Trading Company Sues EPA Over Handling of Scandal

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A trading company ensnared in the fallout from massive fraud uncovered in the U.S. renewable fuel mandate has filed a lawsuit against the U.S. government for its handling of the scandal.

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OceanConnect, a firm that facilitates trades of renewable energy credits, said in a complaint filed in federal court last month that the Environmental Protection Agency's response to the fraud has undermined the government's goal to encourage growth and innovations in the biofuel industry.

The EPA has refused to honor credits bought from a company registered with the agency as a biofuel producer that turned out to be fake, leaving OceanConnect and other companies on the hook for millions of dollars.

CLEAN GREEN SCAM

Biofuel producers and oil refiners were roiled last October when the federal government charged Rodney Hailey, the owner of Clean Green Fuel, with carrying out a $9 million scam involving the distribution of 32 million fake credits, or renewable identification numbers.

Oil companies are required to purchase RIN credits from producers of renewable fuel to comply with federal targets for biofuel output.

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OceanConnect bought more than 27.7 million credits from Clean Green Fuel between November 2009 and December 2010, some of which it later resold to various companies.

Companies that used the fake credits from Clean Green Fuel, including Exxon Mobil and Royal Dutch Shell, to meet their renewable fuel obligations, were served with notices of violation from EPA in November of last year and now face fines of up to $37,500 a day per violation.

Earlier this year, another company, Absolute Fuels, was also cited by the EPA for issuing more than 48 million fake credits.

DUE DILIGENCE?

The EPA has maintained that companies are ultimately responsible for ensuring that the credits they purchase are valid.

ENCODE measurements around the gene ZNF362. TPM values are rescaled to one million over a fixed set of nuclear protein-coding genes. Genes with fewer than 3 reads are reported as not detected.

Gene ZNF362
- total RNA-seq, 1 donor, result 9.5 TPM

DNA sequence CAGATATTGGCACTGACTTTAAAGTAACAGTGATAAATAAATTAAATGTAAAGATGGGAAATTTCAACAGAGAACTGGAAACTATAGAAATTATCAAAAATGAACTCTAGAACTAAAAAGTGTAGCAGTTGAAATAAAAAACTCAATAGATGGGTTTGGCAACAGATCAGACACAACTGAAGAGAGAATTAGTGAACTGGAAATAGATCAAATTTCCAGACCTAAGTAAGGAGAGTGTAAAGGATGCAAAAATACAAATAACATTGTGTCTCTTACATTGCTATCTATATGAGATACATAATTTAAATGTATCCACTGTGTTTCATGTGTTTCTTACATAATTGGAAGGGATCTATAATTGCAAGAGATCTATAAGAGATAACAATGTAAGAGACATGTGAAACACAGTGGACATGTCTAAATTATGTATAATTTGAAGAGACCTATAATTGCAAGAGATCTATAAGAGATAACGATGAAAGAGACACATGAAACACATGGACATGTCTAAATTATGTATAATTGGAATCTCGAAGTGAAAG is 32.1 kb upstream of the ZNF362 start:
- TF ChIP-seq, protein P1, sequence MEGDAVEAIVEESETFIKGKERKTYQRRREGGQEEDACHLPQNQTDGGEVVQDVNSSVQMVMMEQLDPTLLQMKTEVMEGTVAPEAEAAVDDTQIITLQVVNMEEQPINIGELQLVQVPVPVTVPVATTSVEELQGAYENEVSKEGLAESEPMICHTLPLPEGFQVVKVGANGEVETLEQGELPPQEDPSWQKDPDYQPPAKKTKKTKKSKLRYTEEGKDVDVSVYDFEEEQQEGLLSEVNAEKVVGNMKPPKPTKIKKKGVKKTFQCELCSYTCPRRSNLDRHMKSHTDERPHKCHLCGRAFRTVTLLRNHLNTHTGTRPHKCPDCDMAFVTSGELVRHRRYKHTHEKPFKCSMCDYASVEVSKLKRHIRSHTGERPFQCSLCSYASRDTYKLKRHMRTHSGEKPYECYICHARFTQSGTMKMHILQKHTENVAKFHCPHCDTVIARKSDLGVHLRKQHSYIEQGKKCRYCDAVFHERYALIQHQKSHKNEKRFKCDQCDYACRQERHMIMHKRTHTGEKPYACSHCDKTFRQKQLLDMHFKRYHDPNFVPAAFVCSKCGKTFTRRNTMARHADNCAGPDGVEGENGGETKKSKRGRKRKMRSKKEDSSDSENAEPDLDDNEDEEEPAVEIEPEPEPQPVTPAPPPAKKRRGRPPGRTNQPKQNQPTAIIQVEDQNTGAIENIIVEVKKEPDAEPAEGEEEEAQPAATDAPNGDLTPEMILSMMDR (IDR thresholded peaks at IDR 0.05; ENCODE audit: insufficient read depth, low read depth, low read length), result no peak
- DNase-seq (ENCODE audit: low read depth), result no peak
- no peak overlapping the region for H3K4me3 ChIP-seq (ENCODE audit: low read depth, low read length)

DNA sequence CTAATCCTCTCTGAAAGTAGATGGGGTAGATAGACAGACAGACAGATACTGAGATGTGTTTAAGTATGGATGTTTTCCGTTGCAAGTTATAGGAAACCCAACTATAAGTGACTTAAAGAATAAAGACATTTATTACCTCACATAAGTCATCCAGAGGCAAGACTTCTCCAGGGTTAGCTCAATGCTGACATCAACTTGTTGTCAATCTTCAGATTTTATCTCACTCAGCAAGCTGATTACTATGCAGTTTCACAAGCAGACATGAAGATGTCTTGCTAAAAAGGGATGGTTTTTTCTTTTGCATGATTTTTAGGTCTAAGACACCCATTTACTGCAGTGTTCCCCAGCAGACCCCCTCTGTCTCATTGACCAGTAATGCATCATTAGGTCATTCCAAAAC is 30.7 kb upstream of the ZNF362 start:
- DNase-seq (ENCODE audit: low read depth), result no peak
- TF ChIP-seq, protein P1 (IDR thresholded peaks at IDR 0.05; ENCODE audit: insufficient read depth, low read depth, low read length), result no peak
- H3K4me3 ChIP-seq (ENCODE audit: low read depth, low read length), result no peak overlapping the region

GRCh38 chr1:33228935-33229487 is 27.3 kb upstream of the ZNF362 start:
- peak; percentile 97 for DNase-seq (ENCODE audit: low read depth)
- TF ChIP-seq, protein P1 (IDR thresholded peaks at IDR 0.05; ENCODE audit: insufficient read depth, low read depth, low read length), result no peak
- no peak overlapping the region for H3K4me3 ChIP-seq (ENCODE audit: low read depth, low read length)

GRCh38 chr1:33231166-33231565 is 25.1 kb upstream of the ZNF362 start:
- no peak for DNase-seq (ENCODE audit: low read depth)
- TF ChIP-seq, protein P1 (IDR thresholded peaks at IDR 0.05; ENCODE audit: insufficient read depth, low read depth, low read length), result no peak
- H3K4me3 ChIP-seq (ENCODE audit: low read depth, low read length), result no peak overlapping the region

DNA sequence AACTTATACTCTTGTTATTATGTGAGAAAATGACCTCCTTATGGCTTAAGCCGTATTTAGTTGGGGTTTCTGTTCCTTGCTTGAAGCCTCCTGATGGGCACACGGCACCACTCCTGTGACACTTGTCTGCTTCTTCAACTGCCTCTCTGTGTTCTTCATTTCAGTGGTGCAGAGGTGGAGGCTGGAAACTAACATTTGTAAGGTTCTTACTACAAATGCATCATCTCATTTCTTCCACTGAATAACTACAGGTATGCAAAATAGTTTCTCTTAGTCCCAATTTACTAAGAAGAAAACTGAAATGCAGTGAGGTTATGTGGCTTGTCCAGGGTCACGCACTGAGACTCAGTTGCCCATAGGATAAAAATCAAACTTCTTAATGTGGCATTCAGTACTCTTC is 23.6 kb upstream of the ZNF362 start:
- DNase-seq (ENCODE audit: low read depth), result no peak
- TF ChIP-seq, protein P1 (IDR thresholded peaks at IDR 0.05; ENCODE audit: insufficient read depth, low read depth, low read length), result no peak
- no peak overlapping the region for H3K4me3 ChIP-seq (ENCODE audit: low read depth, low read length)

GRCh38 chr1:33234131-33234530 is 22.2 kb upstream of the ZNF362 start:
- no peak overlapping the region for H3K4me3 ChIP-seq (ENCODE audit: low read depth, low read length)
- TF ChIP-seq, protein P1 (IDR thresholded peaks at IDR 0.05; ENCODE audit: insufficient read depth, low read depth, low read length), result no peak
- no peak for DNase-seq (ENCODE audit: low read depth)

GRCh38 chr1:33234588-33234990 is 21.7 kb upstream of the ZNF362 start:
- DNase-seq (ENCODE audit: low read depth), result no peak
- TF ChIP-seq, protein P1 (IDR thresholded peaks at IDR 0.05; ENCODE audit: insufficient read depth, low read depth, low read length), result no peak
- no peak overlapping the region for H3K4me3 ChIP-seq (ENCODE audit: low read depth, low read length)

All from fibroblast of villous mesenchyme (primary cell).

The agency declined to comment on the OceanConnect lawsuit, but pointed out that 30 of 33 companies that used the fake credits to meet the renewable target have agreed to settle with the EPA and pay "modest" penalties.

"When fuel credits are used that do not represent actual renewable fuel, regardless of a company's good faith belief that the RINs were valid, it undermines Congress' goals in creating the program, creates market uncertainty and is a violation of the standard," the EPA said.

With some OceanConnect customers demanding to be reimbursed for the fake credits, OceanConnect has charged that the EPA did not properly vet Clean Green.

"As traders in these financial instruments we did our due diligence, unfortunately EPA didn't do its due diligence in registering these individuals," OceanConnect President Eric Rubury told Reuters.

In its lawsuit, OceanConnect said the EPA was aware of the possible fraud for months before it notified market participants, and during some of this time Clean Green continued to sell fake credits.

The EPA's approach to fraud in the RIN market has been that companies have to replace the invalid credits that they may have used, Rubury said.

"It is really nothing more than a fine on the parties who did no wrong, broke no laws, violated no regulations," he said.

The government's response has basically frozen the market for renewable energy credits, threatening the survival of small biodiesel producers, Rubury added.

Top Republicans on the House Energy and Commerce committee and the Senate Environment and Public Works committee have raised concerns about the EPA's oversight of the renewable energy mandate since these fraud cases were revealed.

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